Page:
Hard-Core Humor

The American Black Lung takes nothing too seriously--including itself

Philip Patrick is on lunch break from his job as a chain-store bookseller. The Tucson resident hits the ATM, a humiliating ritual that only serves to remind him of the fact that he's nearly broke.

He announces to the music writer on the cell phone's other end: "Which is why my band has taken up beard farming. We're now selling our beards for money."

Suddenly, it's real quiet. Patrick adds, almost in a whisper: "I'm getting the evil eye for taking too long at the ATM."

It's not the worst thing you can say about Patrick and his furious beard farmers, aka the American Black Lung. The Tucson hard-core band has garnered a reputation for mocking legendary rock bands and singling out audience members for verbal abuse. Patrick explains that he pokes fun at a lot of things sacred in the rock 'n' roll mythos.

"You know Stevie Ray Vaughan?" he says. "Mocked him, too. I even drank a goblet of Lynyrd Skynyrd's blood. If they want to fight collectively--them against us--we're down. We'll take their beards and get even more money for them."

Signed to Tucson label Burning House Records, which released ... And They Rode Their Weapons Into War back in August, Patrick's band is the perfect blend of garage, metal, punk and blues, spitting out instant classics like "Doc Bollywood," a slab of heavy rock action you could use to drive a post into the ground. Then there are ass-chapping tracks like "American Cowboy in London," full of the kind of lethal guitar squalling that makes you want to break something against your apartment walls--maybe even your own skull. And if you feel like getting body-slammed, just program "Dhusty Rhodes" on your iPod, and let Patrick's throat-shredding screams leave you feeling like you're barely surviving a steel-cage match.

If you don't believe that the songs on Weapons Into War will whip you senseless, be sure to catch the band's Jan. 8 show at Skrappy's with The Jonbenet, a Southern-fried hard-core group with a politically incorrect name. ("People get offended by the name," says Patrick, getting serious for a moment. "But they put a new twist on old sounds, and I'm honored to be on tour with them.") Just don't tell anyone Tucson Weekly sent you.

"You're with Tucson Weekly?" he says. "Hey, isn't that the paper that's always writing up bands like Buckwheat Zydeco? Yeah, I only read the Weekly for the comic strips, I think. But my grandmother's going to be so proud of my band, man!"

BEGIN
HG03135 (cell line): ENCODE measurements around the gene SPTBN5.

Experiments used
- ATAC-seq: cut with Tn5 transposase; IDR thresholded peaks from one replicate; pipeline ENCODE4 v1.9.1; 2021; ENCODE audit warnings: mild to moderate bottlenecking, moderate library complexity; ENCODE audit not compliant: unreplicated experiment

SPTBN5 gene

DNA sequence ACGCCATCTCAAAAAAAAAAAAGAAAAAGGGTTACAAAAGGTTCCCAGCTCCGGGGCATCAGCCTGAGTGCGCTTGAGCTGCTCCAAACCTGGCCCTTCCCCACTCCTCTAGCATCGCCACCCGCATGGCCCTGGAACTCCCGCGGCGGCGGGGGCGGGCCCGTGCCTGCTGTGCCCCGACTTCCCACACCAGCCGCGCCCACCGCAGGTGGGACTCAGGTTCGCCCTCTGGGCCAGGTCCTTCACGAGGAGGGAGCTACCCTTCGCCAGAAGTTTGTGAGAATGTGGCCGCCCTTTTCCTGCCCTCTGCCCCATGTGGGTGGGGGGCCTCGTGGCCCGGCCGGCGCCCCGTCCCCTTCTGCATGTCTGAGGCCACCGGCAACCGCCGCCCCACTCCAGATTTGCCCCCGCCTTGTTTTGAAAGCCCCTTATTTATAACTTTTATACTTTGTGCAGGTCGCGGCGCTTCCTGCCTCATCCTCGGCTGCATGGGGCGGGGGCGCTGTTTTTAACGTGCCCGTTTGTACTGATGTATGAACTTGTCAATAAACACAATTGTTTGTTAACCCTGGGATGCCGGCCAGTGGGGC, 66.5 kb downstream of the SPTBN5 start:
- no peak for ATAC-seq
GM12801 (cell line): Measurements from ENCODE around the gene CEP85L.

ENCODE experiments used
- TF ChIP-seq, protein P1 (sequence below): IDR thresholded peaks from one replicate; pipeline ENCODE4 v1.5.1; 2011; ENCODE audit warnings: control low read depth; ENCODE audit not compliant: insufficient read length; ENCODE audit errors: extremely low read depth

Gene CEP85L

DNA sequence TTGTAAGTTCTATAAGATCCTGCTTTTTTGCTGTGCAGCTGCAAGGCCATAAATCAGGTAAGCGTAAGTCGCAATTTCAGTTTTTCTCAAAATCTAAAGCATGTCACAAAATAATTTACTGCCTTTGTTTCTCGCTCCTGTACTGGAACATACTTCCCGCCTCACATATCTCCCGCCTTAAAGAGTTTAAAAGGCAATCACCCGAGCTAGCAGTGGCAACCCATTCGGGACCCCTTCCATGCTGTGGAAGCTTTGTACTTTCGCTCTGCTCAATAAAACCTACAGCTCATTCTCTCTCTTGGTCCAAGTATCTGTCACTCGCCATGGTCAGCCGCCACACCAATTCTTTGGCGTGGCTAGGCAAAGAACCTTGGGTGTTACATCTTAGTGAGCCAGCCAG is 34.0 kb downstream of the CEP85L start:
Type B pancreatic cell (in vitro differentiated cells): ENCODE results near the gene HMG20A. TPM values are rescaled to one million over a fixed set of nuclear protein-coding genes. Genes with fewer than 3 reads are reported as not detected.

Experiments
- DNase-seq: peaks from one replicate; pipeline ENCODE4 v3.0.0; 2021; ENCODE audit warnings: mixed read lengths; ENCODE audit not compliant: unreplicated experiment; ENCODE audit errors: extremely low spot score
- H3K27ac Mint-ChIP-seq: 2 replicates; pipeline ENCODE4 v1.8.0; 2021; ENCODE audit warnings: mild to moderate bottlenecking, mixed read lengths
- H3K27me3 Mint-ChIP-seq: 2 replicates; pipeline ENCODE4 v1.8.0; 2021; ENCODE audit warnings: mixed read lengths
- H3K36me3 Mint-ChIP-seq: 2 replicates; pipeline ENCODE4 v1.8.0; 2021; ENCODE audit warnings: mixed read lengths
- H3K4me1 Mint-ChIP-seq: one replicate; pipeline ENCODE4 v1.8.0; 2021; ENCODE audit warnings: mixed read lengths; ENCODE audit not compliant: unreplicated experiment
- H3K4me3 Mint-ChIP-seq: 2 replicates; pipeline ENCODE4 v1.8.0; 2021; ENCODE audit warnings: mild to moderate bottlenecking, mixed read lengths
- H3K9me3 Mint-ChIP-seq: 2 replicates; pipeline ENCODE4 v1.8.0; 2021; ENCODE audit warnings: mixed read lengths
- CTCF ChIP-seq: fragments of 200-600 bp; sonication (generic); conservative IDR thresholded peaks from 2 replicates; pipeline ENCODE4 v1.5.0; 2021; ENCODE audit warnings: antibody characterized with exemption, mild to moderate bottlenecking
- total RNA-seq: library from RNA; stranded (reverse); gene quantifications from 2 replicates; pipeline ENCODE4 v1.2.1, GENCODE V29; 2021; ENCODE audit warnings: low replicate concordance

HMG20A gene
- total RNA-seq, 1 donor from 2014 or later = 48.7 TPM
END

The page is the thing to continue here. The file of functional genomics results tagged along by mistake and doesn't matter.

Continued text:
At this point, Patrick apologizes and admits he's a failed comedian. "I used to write down jokes, but what I really think is funny is watching people getting smashed in the crotch with a football."

After sharing what sounds like an unfeasible recipe for a "nacho-flavored smoothie," Patrick elaborates on his job responsibilities as a bookseller.

"I'm selling a ton of copies of this book written by a guy called Barack Obama," he explains. "Have you heard of him? I think he's a basketball player, but don't quote me on that. Anyhow, when girls come in the store looking for his book, I let them know I'm totally into Barack, and that I think he's got a real shot at taking his team all the way to the finals. And that's about the moment when she says something like: 'What's your problem?' Or: 'Are you illiterate or something?'"

As difficult as being a bookseller may be, Patrick has plenty to look forward to in 2007. His band is engaged in a three-month, coast-to-coast tour that should sail along relatively smoothly. After all, the American Black Lung already completed a grueling two-month Warped Tour last summer that generated some serious road calluses. Plus, there's a new EP titled A Sudden Departure of Vultures, courtesy of indie label Uprising. Distributed by Sony, the forthcoming release is said to be shipping to the tune of 15,000 copies--with an actual marketing campaign. It looks like the little hard-core band from Tucson with a blue-collar name and attitude is destined for a bright future.

"We want to tour Europe," Patrick offers. "We want our records there. It's the Tucson connection that'll make it happen for us because of bands like Calexico. People will be surprised by how well we'll do in Europe, and it'll be because, I think, of a band I've never heard."

Ah, to be big in Europe. But what if conquering foreign territories comes as easily--or badly--for the American Black Lung as it did for Dubya? What then?

"Well, we can always go back to beard farming. We'll turn pro at that point."

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